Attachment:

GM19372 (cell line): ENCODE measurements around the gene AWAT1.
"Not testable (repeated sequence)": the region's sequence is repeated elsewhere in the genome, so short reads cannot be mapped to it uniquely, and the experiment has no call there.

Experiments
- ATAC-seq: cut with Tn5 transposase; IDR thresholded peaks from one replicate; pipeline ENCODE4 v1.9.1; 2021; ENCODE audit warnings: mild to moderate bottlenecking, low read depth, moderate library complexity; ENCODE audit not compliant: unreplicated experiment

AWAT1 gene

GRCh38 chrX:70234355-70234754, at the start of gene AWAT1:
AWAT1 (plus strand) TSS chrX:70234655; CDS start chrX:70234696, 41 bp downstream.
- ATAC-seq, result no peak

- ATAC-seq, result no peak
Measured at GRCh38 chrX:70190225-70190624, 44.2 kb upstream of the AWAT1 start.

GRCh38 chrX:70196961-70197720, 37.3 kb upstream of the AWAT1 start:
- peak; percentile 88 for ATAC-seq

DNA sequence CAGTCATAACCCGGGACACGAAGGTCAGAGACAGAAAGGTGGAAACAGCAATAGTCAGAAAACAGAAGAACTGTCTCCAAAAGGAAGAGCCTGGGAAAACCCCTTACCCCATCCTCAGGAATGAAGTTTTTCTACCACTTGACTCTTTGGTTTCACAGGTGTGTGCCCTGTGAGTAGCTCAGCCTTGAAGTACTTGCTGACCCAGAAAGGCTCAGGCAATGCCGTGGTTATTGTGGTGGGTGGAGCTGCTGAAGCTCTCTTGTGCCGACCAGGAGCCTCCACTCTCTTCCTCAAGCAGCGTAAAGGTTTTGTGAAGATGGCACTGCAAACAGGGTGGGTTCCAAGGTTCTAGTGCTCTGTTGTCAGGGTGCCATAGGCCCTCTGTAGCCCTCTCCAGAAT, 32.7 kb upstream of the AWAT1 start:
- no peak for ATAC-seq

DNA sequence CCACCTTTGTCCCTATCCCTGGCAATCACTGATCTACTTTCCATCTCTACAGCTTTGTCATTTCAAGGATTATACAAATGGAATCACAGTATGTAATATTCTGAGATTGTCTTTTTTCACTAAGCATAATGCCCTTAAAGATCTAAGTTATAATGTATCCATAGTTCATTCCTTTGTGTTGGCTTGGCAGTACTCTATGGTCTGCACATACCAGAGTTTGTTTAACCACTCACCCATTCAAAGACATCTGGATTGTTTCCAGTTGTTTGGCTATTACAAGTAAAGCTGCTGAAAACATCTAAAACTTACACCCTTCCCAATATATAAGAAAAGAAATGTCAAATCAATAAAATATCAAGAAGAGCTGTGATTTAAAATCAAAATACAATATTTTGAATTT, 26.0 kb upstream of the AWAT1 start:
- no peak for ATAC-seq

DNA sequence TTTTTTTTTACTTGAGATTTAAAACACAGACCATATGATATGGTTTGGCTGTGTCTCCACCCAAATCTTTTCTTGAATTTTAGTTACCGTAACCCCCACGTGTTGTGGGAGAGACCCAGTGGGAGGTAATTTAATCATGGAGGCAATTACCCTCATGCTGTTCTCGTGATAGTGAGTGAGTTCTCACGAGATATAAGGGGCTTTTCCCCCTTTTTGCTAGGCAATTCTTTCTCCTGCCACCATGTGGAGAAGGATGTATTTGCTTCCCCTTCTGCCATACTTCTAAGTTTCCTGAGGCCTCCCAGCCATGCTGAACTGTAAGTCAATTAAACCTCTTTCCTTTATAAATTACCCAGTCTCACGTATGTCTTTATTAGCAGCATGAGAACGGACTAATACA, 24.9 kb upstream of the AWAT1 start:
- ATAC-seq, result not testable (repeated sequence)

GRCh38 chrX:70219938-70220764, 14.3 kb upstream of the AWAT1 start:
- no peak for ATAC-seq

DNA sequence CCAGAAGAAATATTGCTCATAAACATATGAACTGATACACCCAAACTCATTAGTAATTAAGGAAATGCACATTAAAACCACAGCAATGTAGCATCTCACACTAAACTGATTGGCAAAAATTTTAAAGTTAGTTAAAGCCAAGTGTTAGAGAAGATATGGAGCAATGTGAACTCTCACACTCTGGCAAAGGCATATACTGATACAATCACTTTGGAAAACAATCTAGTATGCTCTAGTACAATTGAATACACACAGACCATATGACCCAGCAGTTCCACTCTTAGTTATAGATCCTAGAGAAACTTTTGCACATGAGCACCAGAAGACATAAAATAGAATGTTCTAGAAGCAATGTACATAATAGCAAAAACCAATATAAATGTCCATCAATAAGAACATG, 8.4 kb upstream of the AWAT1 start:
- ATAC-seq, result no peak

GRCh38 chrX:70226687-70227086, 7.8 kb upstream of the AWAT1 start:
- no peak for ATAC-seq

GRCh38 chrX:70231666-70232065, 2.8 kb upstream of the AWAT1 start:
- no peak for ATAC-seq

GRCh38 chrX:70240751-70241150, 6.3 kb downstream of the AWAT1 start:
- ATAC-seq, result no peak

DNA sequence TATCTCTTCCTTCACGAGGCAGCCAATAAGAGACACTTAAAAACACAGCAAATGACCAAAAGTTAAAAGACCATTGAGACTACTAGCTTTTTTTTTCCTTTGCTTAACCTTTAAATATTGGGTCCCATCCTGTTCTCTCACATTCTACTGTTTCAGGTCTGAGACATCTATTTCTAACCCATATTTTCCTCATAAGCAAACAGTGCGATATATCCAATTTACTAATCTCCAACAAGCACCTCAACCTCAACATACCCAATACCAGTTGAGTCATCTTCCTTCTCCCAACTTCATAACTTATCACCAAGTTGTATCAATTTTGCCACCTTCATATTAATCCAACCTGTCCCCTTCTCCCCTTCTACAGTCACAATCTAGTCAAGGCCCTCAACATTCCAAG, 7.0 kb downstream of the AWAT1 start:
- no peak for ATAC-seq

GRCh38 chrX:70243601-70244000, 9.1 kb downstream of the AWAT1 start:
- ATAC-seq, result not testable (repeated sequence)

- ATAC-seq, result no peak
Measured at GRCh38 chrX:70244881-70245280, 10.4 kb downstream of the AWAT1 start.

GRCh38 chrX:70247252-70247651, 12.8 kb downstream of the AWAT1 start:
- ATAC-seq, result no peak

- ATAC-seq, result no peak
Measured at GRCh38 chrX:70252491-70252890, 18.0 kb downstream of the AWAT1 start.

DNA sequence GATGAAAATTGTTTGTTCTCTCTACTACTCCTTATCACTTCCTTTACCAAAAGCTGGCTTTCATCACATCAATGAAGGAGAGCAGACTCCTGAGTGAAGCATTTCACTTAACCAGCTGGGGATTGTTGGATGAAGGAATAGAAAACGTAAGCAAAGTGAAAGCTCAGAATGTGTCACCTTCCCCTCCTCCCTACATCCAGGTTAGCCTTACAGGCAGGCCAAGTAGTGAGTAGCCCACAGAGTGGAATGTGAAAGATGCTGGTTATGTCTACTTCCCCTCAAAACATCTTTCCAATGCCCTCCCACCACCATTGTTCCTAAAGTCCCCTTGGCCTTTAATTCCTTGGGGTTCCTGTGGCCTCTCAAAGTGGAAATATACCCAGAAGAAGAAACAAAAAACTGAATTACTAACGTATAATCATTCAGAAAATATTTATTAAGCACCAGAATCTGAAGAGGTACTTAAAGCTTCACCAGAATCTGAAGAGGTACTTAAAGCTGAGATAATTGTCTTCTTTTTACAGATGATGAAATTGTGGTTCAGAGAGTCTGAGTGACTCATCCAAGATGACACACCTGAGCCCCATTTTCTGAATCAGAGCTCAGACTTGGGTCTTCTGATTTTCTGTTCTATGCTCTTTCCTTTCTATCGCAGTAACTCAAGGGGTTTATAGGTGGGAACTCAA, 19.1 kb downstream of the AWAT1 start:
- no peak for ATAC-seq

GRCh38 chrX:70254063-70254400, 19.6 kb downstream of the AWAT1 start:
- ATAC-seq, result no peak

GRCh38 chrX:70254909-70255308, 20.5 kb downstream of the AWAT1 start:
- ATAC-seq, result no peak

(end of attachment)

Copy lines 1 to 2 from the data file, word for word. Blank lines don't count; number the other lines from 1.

GM19372 (cell line): ENCODE measurements around the gene AWAT1.
"Not testable (repeated sequence)": the region's sequence is repeated elsewhere in the genome, so short reads cannot be mapped to it uniquely, and the experiment has no call there.